If you are embarking on a long-distance move, you will likely be bringing plenty of things with you. If you plan on shipping your car, it might seem reasonable to pack it up with some of those belongings. However, is shipping a car with personal items possible? Let’s take a closer look at the answer to this common question.
The Department of Transportation hasn’t specifically outlawed shipping a car with personal items. Though it is technically legal, many auto shipping companies prefer that you don’t do it. Most companies have their own preferences for shipping a car with items inside so you will need to check with your specific shipping company. For those that do allow it, there are typically stipulations involved with shipping personal items.
Weight Limit: Auto carriers have strict guidelines with regard to weight. Since they are usually carrying multiple vehicles, you need to be mindful of the carrier’s overall weight. If the carrier is too heavy, the driver could be subject to fines. This is one reason many shipping companies do not allow for personal items to be shipped inside the vehicles.
Risk of Theft: In addition to weight regulations, many carriers are also conscious of the risk of theft. On an open carrier, people can see inside the vehicles. When the driver takes breaks, it’s possible that people will notice your personal items and valuables inside your vehicle and try to break-ins. This is yet another reason why packing personal items is usually frowned upon.
Even if an auto transport company does allow you to pack some personal items in your car, it may not be the best idea. For starters, as mentioned before, this puts you at a greater risk of theft. In addition, your items are likely to shift during transport which could result in damage both to the items and the interior of your vehicle. Finally, there is no guarantee that your car will arrive on time so you don’t want to be stuck without items that you need. For these reasons, it is best not to pack personal items inside your car during shipment.
Frequently Asked Questions
Answers to Your Car Moving Questions
The hardest thing for people researching car moving companies to understand is that the prices they are getting are not hard and fast gaurantees, but rather ESTIMATES of what one company thinks it will take to get a vehicle moved promptly versus another company's opinion of what it will take. Don't be fooled, there are not carriers committed to take your vehicle at these quoted prices, the company you choose will still have to get to work getting a carrier to commit to move it at the price they quote you.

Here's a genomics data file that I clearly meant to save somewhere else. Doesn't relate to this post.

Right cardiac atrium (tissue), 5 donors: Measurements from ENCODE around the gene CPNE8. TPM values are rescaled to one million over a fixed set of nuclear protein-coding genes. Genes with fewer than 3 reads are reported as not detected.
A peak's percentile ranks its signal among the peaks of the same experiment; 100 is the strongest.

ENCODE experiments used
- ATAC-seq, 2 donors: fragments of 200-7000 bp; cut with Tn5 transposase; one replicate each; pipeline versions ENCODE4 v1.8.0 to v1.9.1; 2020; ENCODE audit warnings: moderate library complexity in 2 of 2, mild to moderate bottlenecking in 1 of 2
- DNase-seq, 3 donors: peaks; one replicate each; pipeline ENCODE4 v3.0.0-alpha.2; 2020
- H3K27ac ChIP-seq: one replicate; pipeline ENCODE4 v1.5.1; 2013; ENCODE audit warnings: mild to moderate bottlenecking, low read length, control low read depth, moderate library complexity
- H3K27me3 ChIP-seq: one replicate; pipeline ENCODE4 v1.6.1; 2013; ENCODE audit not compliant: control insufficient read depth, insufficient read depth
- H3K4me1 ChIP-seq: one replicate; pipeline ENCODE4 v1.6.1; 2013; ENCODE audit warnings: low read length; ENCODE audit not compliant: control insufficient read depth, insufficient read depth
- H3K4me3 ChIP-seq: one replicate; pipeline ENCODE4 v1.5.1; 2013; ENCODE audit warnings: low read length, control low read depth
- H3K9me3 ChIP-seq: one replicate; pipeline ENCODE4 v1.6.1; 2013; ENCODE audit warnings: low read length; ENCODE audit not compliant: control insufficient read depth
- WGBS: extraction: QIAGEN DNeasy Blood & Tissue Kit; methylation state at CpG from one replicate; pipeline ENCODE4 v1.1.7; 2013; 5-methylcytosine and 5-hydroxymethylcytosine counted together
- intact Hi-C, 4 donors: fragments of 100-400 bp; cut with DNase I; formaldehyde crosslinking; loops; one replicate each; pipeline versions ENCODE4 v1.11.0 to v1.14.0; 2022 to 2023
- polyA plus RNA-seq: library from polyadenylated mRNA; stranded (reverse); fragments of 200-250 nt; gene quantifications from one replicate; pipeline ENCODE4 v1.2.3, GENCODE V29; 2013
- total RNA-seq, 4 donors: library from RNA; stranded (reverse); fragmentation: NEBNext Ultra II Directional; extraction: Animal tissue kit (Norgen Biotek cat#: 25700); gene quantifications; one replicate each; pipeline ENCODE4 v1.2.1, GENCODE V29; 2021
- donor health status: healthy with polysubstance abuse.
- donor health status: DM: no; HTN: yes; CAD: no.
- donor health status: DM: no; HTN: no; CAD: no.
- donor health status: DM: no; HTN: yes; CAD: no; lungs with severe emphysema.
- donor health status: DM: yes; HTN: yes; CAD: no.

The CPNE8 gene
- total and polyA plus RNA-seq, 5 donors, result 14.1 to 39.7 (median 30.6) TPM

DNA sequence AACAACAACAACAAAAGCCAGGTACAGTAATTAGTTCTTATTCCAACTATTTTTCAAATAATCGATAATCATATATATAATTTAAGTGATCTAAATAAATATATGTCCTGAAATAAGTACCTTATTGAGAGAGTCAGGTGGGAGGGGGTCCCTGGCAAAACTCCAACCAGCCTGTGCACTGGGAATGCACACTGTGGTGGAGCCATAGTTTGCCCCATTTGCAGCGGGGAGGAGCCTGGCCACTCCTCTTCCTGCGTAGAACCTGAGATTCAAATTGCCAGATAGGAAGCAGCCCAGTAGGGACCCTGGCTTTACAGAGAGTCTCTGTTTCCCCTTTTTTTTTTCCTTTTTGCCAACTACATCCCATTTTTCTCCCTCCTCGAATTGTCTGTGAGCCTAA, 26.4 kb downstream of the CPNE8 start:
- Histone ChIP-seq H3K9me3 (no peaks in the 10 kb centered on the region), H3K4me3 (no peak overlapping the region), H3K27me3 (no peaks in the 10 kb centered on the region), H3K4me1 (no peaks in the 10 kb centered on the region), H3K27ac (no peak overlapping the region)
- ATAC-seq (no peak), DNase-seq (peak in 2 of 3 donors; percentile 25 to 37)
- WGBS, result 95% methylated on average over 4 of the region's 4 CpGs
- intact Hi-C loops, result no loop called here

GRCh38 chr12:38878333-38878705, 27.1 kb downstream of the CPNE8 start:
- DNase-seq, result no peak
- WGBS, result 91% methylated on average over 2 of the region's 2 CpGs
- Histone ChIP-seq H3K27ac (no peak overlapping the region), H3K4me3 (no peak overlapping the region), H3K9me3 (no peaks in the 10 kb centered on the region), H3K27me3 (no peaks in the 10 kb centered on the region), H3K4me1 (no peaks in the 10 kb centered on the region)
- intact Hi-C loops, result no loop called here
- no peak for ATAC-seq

Your total price breaks down into two parts, the broker's fee (or 'deposit' as everyone calls it) and the carriers fee (your COD amount) Make no mistake about this, EVERYONE YOU ARE GETTING SALES CALLS FROM IS GOING TO BROKER YOUR MOVE. In this industry, there are brokers who try to fool you into thinking that they are the actual carriers and there are an equal amount of carriers who sell themselves on the fact that they have a truck or two but are not being honest about the fact that they broker out 90% of the orders they book. Here is a quick easy way to tell, if a company takes an up front fee, whether they call it a deposit or any other name, they are a broker. Carriers do not take any payment until the vehicle is delivered.
In our opinion, you are crazy to do so. Have you ever been paid up front for the work that you perform for your employer? Why would you pay a fee up front when there are reliable and trustworthy companies like ours that won't ask for it until we provide you with your carriers details?
The average transit time from pick up to delivery on any vehicle going coast to coast will be between one and two weeks. From there you can figure your transit time based on how far your vehicle is traveling, i.e. from either coast to the Midwest might average 3-7 days.